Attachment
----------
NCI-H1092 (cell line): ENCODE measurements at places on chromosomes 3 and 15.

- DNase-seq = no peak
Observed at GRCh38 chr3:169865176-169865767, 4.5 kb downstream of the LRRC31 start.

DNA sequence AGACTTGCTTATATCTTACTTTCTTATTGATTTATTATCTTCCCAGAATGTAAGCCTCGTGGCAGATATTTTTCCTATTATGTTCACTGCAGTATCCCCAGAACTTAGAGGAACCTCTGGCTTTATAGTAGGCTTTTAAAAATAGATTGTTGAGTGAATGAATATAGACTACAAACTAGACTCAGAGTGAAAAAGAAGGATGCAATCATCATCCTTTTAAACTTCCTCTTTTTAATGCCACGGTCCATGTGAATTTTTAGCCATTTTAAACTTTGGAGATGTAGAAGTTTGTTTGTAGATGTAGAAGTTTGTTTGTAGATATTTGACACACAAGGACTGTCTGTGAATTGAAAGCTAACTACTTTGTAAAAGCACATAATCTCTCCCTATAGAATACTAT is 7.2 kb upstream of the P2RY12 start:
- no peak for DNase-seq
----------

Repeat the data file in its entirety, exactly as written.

NCI-H1092 (cell line): ENCODE measurements at places on chromosomes 3 and 15.

- DNase-seq = no peak
Observed at GRCh38 chr3:169865176-169865767, 4.5 kb downstream of the LRRC31 start.

DNA sequence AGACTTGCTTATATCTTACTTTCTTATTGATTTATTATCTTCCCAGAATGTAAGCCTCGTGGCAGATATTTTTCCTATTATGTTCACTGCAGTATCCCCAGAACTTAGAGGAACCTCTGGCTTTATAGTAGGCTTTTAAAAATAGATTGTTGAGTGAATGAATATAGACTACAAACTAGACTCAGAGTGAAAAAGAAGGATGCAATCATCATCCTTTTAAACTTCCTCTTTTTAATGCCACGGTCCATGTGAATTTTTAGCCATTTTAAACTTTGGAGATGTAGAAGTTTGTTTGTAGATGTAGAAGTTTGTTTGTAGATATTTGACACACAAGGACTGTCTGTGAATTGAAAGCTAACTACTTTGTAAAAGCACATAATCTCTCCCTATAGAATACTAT is 7.2 kb upstream of the P2RY12 start:
- no peak for DNase-seq